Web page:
You know that feeling when it’s nice and cold outside, it’s only just started snowing and you can’t wait to get out and enjoy the winter wonderland? What’s the first thing you do? You bundle up, right?
Well, your car doesn’t have the same luxury, so while you are shielded from the cold by a warm jacket, gloves, scarf, hat, boots and whatever else is left in your closet at this point, your car is on its own when it comes to fighting the freezing cold.
But, don’t despair!
While you cannot exactly wrap up your vehicle, you CAN do a few things to prepare your car for winter weather:
1) Get winter tires
Driving with bald tires on a slippery surface is a surefire way to lose control of your vehicle, so now is the perfect time to perform a preemptive tire examination. Check them for tread life, wearing and cupping, as well as for sidewall cuts and nicks. If your tires are in less than perfect condition, you ought to save up for winter tire shopping. Aside from that, keep an eye on the pressure, so as not to end up with a flat tire on the side of the road (but if you do, see here how to fix it). Rotate tires regularly, check your spare, as well as the tools you have in the trunk. Finally, make sure to have your wheels aligned and tires inflated properly to avoid your fuel costs rising unnecessarily.
2) Have the battery tested
Any seasoned driver knows that car battery capacity is bound to decrease significantly in winter weather, which is why it is always wise to have it checked. You can do a preliminary (superficial) check-up yourself where you can make sure posts and cable connections are corrosion-free and screwed on tightly, as well as make sure fluid levels are optimal. For all further insights into the state of your car battery, take it to your trusted mechanic. Moreover, even with a brand new battery in your vehicle, it is always a good idea to have a set of jumper cables in the trunk. That way you can at least lend a hand to some poor fellow driver whose car battery has died on them.
3) Check the fluids
Regardless of the time of the year, fluids are a vital part of your car, because without them, it is struggling to perform. Check vehicle manual to see what is the optimal oil viscosity for winter weather in order to avoid it thickening and clogging the system. Not only that, but also make sure your oil level isn’t low, or your engine won’t run properly. Furthermore, pay special attention to engine coolant, as it is imperative that it be a 50/50 mixture of distilled water and antifreeze to prevent freezing.
4) Keep the windshield clear
If you happen to have noticed any cracks on your windshield and you haven’t gotten around to fixing it yet, WHAT ARE YOU WAITING FOR? Winter weather is NOT your friend here, so drive your car to a specialist and have it taken care of. Moreover, check the defrosters and wiper blades for any possible malfunctions or damage, and if you notice any, replace them. And most importantly, top off the washer fluid and make sure you use one that can withstand extreme winter temperatures. By optimizing visibility, you are less likely to be involved in an accident, so make sure you can actually see what is going on in front of you.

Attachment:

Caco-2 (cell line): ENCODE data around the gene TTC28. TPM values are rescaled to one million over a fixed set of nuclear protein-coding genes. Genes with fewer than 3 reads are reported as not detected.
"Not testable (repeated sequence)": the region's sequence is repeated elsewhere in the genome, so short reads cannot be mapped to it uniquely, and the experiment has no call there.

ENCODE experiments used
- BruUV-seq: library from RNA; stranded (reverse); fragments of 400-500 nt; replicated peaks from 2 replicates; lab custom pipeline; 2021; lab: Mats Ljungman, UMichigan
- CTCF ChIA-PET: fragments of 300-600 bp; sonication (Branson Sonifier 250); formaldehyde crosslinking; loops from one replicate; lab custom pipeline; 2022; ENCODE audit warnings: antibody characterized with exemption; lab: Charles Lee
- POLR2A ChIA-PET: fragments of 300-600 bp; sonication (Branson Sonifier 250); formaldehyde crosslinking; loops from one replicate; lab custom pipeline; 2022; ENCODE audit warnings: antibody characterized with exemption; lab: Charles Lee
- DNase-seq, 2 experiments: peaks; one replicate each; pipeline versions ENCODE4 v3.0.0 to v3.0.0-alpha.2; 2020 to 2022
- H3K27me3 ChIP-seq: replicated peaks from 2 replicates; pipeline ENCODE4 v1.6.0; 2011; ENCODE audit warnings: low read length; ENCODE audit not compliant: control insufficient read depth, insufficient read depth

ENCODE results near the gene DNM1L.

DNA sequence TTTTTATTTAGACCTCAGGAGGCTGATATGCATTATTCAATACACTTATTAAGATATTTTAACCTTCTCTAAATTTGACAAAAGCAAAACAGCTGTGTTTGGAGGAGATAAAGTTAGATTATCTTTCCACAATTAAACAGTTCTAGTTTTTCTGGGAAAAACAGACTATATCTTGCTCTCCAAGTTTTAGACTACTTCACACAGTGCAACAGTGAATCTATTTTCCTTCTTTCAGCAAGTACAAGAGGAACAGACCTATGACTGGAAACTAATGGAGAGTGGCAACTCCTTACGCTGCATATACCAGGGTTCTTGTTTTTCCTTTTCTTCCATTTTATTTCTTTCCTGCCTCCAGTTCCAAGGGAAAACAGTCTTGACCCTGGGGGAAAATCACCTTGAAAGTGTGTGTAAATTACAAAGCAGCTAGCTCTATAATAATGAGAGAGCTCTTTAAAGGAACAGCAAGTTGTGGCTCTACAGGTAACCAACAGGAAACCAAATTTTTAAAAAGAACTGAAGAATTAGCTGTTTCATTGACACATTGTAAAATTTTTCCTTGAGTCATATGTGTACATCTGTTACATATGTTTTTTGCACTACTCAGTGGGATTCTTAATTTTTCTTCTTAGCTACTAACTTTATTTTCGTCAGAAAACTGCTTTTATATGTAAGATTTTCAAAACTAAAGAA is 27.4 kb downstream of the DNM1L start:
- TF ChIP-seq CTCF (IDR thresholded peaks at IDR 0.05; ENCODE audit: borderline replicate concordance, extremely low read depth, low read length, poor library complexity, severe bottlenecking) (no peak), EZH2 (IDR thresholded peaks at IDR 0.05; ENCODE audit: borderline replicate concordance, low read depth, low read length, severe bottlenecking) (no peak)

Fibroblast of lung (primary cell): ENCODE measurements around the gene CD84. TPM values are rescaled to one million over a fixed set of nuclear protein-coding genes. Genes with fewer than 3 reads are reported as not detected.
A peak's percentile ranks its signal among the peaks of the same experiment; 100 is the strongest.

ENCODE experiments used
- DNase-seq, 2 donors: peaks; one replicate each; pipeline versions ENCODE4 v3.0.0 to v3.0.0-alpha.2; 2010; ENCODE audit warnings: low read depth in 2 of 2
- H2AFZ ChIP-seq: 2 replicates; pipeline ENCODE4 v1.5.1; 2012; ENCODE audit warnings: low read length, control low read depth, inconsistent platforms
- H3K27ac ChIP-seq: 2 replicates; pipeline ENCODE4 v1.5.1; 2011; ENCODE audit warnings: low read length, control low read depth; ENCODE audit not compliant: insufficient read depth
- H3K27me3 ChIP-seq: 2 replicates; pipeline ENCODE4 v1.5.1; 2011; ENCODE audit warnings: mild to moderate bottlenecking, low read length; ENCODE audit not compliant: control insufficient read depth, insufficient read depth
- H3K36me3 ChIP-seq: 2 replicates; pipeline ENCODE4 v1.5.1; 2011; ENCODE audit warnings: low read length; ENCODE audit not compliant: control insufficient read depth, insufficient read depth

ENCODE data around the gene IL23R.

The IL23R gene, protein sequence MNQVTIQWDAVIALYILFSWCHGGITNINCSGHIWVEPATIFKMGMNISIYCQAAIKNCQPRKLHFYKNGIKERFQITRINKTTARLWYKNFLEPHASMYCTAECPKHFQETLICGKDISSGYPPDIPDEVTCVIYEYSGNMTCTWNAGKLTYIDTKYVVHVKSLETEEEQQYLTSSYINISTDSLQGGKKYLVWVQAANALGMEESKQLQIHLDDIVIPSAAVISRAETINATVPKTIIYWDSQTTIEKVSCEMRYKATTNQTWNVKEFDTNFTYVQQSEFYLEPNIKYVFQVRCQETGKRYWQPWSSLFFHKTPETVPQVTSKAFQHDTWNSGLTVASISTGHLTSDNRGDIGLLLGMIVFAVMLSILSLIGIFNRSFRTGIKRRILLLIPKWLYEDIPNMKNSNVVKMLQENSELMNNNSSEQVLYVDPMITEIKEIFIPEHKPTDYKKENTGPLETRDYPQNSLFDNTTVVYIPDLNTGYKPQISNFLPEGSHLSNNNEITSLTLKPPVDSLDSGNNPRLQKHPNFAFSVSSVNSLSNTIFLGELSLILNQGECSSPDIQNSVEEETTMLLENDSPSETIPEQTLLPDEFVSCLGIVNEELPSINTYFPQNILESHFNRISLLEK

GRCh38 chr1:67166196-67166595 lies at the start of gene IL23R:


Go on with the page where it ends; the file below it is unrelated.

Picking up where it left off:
5) Inspect all car lights
Winter weather includes not only snow, frost and icy wind, but also considerable cloudiness and shorter days, so you should examine all the lights on your car to make sure you can communicate with other drivers appropriately. Replace burned out bulbs and make sure the plastic headlight covers are free of scratches or haze, since those tend to have a negative effect on the brightness of the headlights, making driving difficult for you. However, if you do notice any scratches or other kinds of damage, drive your car to a professional or fix it yourself with a DIY kit.
6) Add a coat of wax
Car waxing should be a routine part of winter car maintenance, because it provides your vehicle with a protective layer against the elements. In the winter, your enemy is not only the snow, but also the salt used by road crews to melt the ice and snow gathering on the roads. It has a nasty habit of sticking to the undercarriage, wheels and brakes of your car and leads to corrosion of metal parts exposed to it. Therefore, wash your car regularly to clean the salt, even in the winter, and wax it, especially behind the wheels, quarter panels and front grille to prevent corroding.
7) Build an emergency kit
If you don’t already have one, now is the perfect time to build an emergency kit in case your car dies on you in winter weather. The content of the kit is bound to vary from one driver to another, but here is a list of essentials:
- Jumper cables or battery booster
- Tire inflation kit
- Tire chains
- Shovel or spade
- Road flares, flashlight, extra batteries
- Cell phone car charger
- (Electric) blanket
- Extra boots and/or change of clothes
- Bottled water, non-perishable foods.
You don’t have to pack half of your garage and closet, but make a list of things you might need if you ever find yourself stranded, put them in a bag and keep in your car. You will thank your lucky stars for doing that when you least expect it.
To avoid having car trouble in winter weather altogether, don’t skip regular car maintenance. Let us take care of your car as if it were our own and you will never have to worry about your safety again.
Come to our repair shops in Hamilton and Stoney Creek today!